Israel Set for Final Election Meetings; 1,000 Rallies Scheduled

No less than 1,000 campaign meetings will be held this weekend throughout Israel by the various political parties in their final bid for votes in the national election Tuesday of members to the fifth Knesset, Israel’s Parliament, it was estimated here today. It was also estimated that the various parties spent about 100,000,000 pounds — $56,000,000 — on campaigning.

Prime Minister David Ben-Gurion’s Mapai party has scheduled 600 of the meetings for the weekend. One mass rally has been set with Mrs. Golda Meir, Israel’s Foreign Minister, and Moshe Dayan, Minister of Agriculture, as the principal attractions. A larger rally has been set for Saturday night at which Mr. Ben-Gurion and Jewish Agency executive chairman Moshe Sharett will speak.

The Herut party has scheduled 300 meetings, with three main rallies at which the party’s leader, Menachem Beigin, will be the main speaker. The rallies will be held mostly in the suburbs. Dr. Nahum Goldmann and other Liberal party leaders continued their meetings in all parts of Israel. The smaller parties scheduled meetings on a lesser scale.

The Agudat Israel scored an unexpected success with a mass meeting in Tel Aviv, addressed by Chassidic rabbis and other rabbinical leaders, which drew 12,000 listeners. The ultra-Orthodox party called another meeting but the party faced a possible reaction from popular disapproval of the kidnaping of nine-year-old Yosele Schumacher and his being kept in an Agudah settlement before he disappeared altogether.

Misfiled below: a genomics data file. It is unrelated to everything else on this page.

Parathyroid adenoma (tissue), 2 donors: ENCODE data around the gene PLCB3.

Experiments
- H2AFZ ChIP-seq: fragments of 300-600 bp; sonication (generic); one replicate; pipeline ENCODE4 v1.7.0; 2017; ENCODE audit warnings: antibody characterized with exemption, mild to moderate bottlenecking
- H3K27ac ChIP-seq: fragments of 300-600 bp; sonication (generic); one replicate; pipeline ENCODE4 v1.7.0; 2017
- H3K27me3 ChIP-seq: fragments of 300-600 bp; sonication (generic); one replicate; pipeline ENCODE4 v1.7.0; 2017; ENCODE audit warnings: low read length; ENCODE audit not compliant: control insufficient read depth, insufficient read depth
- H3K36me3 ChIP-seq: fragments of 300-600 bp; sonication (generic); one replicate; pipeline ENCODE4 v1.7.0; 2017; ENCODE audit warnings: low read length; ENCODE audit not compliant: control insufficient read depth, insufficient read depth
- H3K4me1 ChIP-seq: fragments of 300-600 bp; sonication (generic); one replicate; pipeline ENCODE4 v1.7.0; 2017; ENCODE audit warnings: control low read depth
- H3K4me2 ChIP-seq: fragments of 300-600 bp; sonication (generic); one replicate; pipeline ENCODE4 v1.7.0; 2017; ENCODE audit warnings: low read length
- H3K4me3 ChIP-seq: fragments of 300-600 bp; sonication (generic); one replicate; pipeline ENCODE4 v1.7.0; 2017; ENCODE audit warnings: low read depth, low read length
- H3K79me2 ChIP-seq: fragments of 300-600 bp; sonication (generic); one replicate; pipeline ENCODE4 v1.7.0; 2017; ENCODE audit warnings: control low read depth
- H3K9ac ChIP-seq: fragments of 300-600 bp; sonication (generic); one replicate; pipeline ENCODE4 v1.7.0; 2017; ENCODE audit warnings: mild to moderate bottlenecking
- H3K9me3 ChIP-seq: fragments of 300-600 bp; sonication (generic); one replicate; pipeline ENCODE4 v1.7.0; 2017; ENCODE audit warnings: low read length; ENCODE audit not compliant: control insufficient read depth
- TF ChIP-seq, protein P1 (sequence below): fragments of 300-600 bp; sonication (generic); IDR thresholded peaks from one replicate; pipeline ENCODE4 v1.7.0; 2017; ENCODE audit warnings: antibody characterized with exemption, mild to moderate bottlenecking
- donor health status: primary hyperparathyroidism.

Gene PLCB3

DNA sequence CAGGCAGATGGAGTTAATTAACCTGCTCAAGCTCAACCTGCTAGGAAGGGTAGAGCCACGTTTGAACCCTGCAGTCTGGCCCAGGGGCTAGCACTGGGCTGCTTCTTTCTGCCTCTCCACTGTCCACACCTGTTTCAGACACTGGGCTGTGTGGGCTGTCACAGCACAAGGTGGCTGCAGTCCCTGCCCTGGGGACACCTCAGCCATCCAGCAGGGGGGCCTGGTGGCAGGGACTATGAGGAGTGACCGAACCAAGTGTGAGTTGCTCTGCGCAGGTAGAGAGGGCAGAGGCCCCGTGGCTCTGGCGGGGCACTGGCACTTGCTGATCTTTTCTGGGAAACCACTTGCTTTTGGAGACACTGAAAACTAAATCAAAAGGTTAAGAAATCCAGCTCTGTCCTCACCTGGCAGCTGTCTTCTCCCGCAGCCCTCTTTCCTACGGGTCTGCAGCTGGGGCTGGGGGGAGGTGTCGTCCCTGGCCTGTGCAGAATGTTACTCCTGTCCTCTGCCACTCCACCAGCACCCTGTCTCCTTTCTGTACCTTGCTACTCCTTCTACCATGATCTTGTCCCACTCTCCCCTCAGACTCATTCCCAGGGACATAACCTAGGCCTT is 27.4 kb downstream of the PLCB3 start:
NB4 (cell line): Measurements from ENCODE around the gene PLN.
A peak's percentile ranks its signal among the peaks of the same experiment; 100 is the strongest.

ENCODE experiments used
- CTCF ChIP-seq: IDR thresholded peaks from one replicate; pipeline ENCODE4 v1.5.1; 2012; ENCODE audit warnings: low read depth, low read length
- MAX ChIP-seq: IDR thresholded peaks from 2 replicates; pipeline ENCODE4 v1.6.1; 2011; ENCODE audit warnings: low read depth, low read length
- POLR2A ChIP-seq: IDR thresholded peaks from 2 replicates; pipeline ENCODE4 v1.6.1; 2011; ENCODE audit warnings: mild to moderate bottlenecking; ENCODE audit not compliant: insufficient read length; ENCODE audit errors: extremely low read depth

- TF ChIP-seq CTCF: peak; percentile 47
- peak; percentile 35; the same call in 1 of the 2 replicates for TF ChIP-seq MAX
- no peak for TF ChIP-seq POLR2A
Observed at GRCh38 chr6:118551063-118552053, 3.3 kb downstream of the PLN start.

The Central Election Committee reported that 19,000 of Israel’s estimated 500,000 qualified voters would be abroad on election day and that no more than 15,000 would have to travel any substantial distance to get to a polling booth. The Committee also announced that a Yemenite list of Knesset candidates was officially withdrawn yesterday. The withdrawal cut from 15 to 14 the number of lists to be presented at the polls Tuesday.

A key figure in the dispute last winter which brought about the dissolution of the Government and the need for the election Tuesday — Pinhas Lavon — returned today from a lengthy stay in Europe. He made it plain that the Mapai had nothing to fear from him. “My silence is not meant particularly to help Mapai’s election campaign but to avoid confusing an immediate issue, such as the elections,” he said. It was the “Lavon Affair” that precipitated Premier Ben-Gurion’s resignation resulting in the automatic fall of the cabinet and leading to the present elections.

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